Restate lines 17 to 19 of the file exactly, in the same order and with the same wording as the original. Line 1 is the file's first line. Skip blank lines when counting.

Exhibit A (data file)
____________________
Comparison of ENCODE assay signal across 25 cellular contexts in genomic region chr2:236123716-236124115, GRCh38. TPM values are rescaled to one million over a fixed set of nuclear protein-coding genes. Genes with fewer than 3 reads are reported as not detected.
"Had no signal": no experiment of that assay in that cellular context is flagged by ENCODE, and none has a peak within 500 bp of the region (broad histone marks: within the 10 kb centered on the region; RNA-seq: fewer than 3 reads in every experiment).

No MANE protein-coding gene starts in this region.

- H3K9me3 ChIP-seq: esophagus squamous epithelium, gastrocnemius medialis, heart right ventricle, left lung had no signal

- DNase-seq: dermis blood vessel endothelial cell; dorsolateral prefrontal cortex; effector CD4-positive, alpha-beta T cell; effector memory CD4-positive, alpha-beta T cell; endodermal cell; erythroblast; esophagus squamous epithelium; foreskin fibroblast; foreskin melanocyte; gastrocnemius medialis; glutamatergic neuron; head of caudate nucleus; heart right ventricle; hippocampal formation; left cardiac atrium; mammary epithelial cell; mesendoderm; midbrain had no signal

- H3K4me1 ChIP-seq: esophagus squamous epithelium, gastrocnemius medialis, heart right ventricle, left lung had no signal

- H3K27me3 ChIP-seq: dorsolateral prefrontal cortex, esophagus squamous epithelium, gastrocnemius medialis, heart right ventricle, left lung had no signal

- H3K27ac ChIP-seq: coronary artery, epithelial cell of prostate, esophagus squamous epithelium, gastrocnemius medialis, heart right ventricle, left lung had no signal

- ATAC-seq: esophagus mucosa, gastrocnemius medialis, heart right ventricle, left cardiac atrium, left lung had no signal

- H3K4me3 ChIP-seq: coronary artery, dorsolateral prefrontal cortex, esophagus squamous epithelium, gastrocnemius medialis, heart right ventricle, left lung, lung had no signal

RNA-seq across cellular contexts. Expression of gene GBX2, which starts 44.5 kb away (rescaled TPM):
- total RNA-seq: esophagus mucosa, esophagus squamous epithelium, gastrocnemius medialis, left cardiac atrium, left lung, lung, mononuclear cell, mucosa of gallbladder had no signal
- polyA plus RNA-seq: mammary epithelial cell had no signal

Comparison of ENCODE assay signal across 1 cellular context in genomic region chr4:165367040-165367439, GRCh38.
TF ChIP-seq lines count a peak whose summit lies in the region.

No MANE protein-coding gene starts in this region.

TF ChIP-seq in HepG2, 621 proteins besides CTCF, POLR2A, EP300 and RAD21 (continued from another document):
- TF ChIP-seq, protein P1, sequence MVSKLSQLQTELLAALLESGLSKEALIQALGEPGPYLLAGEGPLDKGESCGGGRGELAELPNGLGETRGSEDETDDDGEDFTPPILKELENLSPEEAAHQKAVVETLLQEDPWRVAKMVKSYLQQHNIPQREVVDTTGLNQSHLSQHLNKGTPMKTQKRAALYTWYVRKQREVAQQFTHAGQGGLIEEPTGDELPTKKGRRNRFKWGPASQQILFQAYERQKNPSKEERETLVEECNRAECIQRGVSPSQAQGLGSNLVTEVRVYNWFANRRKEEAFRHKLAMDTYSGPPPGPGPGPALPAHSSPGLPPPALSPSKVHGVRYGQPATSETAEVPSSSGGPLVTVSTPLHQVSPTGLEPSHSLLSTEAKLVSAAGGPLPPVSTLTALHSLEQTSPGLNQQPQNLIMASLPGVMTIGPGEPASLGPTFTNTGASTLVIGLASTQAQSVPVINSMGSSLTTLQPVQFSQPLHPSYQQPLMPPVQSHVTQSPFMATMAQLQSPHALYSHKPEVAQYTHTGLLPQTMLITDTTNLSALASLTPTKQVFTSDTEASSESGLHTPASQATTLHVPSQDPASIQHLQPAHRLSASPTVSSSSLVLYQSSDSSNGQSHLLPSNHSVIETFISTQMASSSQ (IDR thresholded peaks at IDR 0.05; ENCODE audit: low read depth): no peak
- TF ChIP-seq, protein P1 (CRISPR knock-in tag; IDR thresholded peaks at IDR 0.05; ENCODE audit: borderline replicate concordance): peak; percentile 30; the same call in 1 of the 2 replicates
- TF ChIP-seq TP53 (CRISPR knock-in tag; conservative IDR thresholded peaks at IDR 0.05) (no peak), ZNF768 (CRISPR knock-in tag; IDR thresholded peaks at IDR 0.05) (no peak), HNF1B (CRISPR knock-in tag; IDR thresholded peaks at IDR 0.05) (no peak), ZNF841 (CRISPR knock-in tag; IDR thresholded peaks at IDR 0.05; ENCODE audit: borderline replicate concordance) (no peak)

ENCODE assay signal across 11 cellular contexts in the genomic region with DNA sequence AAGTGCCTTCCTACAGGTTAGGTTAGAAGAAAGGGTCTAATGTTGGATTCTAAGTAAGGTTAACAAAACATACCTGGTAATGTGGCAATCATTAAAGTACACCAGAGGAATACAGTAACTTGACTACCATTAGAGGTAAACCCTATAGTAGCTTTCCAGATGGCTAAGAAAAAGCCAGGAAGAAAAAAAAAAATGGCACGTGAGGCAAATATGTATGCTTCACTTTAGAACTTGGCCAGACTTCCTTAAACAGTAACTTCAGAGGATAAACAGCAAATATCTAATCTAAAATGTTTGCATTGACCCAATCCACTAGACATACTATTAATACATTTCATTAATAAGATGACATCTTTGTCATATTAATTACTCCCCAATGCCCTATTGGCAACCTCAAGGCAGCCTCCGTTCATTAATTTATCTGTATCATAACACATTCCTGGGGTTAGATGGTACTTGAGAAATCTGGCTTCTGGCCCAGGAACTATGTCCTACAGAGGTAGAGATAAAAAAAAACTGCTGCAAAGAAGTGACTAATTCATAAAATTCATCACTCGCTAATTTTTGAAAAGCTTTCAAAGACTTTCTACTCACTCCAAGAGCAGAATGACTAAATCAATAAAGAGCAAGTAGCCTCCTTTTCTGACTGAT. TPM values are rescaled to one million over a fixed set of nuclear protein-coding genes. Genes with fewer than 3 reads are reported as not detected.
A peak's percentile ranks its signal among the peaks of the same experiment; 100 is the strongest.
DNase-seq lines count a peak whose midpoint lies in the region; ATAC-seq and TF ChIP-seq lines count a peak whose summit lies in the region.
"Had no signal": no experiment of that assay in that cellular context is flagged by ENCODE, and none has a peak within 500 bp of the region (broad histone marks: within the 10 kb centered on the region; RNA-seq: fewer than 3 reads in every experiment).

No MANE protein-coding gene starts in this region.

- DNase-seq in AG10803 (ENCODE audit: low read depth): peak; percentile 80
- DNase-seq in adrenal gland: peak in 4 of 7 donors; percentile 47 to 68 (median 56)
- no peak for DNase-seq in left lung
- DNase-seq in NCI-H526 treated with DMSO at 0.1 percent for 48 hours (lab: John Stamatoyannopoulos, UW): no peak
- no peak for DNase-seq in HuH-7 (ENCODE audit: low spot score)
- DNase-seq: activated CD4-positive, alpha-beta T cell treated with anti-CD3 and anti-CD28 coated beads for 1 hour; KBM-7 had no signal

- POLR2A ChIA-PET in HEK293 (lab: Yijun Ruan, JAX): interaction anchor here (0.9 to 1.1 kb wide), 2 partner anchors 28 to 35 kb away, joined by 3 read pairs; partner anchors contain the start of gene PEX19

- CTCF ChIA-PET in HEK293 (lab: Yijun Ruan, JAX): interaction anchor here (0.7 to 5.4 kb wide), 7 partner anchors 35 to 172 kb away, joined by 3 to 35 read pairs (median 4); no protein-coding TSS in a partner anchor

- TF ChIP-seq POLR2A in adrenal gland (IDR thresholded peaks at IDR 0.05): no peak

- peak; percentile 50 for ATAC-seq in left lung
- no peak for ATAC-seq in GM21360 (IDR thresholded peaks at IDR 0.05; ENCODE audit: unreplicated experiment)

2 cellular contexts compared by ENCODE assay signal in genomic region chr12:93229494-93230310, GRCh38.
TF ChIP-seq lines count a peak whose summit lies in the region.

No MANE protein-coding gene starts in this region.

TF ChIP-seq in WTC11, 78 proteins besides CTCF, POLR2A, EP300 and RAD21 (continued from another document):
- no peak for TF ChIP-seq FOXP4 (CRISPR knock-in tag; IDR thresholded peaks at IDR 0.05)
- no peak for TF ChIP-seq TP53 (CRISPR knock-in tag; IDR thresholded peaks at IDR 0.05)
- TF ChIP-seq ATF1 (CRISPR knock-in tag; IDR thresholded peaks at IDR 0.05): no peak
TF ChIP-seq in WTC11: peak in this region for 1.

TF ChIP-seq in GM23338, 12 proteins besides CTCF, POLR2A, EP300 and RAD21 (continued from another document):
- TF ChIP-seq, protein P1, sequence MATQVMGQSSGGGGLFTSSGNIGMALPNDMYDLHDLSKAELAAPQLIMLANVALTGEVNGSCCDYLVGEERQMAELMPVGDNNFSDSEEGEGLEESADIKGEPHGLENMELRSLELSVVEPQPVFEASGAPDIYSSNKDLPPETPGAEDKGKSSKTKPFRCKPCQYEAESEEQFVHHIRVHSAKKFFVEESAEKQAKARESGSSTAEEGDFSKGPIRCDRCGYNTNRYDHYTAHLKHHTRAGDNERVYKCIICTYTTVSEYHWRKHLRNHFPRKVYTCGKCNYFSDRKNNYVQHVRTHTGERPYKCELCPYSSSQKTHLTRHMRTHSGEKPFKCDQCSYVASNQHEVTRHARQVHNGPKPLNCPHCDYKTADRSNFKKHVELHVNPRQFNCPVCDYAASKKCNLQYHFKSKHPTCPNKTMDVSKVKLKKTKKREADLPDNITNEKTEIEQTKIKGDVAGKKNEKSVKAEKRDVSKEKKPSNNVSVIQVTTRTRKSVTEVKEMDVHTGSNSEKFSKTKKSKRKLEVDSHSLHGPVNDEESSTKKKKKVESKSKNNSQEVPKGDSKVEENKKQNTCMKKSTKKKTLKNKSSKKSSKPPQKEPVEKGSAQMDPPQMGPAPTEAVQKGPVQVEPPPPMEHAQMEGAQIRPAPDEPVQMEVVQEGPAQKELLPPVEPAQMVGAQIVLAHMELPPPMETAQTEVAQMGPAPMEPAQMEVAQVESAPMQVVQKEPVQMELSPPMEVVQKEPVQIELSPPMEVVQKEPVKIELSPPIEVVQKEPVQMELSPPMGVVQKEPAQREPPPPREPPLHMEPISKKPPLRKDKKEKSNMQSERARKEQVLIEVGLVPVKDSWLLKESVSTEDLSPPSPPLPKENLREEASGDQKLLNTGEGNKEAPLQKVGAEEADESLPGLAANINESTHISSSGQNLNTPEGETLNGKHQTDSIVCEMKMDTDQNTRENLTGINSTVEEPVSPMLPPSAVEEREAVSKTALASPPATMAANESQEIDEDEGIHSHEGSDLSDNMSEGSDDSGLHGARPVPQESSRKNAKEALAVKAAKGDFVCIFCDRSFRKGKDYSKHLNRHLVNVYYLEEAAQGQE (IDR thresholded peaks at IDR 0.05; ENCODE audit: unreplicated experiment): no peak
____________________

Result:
TF ChIP-seq in HepG2, 621 proteins besides CTCF, POLR2A, EP300 and RAD21 (continued from another document):
- TF ChIP-seq, protein P1, sequence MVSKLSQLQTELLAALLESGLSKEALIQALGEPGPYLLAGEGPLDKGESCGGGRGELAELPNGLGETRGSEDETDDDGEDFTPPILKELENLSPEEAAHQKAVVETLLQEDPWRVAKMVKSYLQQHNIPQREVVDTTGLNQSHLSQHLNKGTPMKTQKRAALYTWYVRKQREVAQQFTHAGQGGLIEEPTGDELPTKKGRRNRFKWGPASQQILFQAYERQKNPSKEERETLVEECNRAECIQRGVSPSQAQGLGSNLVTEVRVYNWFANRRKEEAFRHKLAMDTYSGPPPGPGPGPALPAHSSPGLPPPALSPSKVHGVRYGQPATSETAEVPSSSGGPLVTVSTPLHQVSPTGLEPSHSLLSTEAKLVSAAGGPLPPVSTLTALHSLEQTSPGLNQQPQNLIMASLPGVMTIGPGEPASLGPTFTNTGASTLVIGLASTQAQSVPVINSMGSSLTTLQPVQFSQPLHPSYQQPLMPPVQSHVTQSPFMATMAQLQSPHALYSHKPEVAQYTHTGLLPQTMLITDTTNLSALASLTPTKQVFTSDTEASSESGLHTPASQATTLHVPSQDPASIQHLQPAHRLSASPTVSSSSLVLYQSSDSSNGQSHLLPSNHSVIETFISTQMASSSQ (IDR thresholded peaks at IDR 0.05; ENCODE audit: low read depth): no peak
- TF ChIP-seq, protein P1 (CRISPR knock-in tag; IDR thresholded peaks at IDR 0.05; ENCODE audit: borderline replicate concordance): peak; percentile 30; the same call in 1 of the 2 replicates